Following on from my discussion of Richard Serra’s Trip Hammer, I came across an article in Nero Magazine about his piece called Tilted Arc which was installed across a plaza in New York in the 1980’s. It was constructed in 1981 and removed in the dead of night in 1989, after court cases and appeals from many artists and critics, 122 people testified in favour of keeping it and only 59 in favour of removing it, yet it was removed anyway. Its an interesting article. http://www.neromagazine.it/magazine/index.php?c=articolo&idart=1069&idnum=41&num=31
Many artists and critics testified, below is what Roberta Smith had to say:
“My name is Roberta Smith. I am an art critic. I have written for Art in America, Artforum, and the Village Voice. I speak here today as a citizen of New York City, a member of the art world, and also as a resident of downtown Manhattan who lives and works within five minutes of Richard Serra’s Tilted Arc.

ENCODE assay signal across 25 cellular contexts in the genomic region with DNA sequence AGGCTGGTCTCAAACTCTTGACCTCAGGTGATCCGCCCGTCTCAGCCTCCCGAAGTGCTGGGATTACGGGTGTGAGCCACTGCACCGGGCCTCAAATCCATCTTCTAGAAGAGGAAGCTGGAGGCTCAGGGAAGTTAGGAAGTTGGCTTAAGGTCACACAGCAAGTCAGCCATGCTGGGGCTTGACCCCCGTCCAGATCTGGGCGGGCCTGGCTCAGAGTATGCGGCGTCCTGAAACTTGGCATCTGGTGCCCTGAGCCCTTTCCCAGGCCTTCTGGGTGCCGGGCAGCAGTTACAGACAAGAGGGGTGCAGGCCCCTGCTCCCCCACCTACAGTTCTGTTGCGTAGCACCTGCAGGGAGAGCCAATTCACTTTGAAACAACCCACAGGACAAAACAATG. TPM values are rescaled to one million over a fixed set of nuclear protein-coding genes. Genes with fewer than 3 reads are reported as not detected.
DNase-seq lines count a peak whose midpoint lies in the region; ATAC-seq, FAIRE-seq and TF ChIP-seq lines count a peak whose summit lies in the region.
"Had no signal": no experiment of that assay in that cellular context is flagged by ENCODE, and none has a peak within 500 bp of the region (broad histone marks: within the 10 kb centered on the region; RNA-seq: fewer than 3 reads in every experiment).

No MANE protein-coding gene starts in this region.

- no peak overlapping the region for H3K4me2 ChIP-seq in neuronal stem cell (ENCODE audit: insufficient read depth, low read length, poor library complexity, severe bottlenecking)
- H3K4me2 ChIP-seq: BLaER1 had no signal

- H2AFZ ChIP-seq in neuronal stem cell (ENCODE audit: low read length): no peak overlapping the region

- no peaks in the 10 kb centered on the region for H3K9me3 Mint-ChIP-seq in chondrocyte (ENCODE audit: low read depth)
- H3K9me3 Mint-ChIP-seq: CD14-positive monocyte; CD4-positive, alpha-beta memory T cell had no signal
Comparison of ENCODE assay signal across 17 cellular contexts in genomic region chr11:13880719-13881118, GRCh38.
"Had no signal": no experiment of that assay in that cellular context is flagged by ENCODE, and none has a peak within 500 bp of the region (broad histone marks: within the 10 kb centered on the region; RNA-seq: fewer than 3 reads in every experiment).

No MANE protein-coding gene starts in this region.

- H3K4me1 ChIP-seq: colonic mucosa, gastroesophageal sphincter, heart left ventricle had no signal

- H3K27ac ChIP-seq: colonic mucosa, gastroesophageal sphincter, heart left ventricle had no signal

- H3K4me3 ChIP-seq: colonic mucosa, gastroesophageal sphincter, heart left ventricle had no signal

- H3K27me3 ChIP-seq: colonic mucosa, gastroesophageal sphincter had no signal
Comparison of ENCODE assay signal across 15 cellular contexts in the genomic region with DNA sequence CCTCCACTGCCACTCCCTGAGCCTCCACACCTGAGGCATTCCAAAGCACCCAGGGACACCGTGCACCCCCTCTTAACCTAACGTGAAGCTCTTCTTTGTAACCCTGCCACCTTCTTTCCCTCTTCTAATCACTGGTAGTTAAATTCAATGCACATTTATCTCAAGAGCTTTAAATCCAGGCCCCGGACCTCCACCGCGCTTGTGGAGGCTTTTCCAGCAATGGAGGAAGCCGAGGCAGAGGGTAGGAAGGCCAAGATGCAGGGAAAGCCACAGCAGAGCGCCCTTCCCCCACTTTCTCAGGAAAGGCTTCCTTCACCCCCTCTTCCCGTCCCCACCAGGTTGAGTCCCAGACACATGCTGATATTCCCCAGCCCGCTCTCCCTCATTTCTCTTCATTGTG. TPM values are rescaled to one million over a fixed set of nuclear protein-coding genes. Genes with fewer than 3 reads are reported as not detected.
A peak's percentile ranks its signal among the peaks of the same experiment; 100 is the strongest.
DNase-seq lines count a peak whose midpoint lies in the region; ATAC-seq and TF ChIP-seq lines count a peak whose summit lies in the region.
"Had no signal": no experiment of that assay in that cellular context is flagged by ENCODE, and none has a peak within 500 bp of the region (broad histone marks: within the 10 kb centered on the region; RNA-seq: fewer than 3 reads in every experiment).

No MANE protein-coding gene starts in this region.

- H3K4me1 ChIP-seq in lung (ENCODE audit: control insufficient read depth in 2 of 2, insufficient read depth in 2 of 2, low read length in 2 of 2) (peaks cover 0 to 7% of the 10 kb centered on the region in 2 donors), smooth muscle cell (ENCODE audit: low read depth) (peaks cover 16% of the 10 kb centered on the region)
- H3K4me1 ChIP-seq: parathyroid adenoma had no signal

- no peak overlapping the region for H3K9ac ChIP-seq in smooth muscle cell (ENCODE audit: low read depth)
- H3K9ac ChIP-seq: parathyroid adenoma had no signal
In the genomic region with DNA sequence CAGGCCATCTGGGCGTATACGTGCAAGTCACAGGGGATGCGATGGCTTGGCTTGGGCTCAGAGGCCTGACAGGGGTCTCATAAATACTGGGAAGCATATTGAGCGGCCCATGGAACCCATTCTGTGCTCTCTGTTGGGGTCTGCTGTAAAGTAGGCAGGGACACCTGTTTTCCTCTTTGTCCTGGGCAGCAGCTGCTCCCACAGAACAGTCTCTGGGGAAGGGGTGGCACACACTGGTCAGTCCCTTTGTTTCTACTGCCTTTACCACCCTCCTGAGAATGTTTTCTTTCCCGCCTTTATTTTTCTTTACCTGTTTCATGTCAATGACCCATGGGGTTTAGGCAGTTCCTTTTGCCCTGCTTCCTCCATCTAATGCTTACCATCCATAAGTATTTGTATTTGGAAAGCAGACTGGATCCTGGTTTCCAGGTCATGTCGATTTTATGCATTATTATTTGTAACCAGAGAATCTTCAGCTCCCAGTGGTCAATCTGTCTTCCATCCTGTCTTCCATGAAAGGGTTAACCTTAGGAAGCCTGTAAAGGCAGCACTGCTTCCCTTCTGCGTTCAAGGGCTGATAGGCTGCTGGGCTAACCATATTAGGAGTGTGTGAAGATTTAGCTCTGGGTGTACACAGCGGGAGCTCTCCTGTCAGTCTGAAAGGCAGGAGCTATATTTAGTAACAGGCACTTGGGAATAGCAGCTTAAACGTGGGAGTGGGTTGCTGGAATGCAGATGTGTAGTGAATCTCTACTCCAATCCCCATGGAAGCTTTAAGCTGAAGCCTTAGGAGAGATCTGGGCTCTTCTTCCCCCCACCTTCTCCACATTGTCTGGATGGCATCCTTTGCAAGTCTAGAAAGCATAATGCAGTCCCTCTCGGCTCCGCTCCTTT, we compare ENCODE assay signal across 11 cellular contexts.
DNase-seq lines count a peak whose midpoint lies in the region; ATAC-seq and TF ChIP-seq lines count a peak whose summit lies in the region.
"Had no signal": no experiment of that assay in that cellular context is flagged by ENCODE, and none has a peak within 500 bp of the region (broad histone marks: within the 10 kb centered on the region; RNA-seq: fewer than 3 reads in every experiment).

The Tilted Arc is a work of art I want to defend in terms of civic pride, aesthetic quality and local illumination. New York is a town in which many good and often great building have been torn down to be replaced by ugly ones.
This is a confrontational, aggressive piece in a confrontational, aggressive town, in a part of the city where confrontations in court are particularly the order of the day. Serra wanted a piece you could not ignore but that you had to look at and think about every time you came near it. It is not wide entertainment and it is not an escape from reality, but it does ask you to examine its own reality, its scale, its material, its tilted sweep, and so the other things around it; and it is, as Serra has said, open to a multitude of readings.
It is not an easy work. It is disconcerting, but it takes years of schooling before you can read the classics of literature, and many of them are extremely disconcerting too. I ask you gentlemen – and it should be pointed out that these are all gentlemen on this panel, there are no women represented here – to look and think and work again, and to think not only about the plight of this piece, but also about the plight of culture in this country.”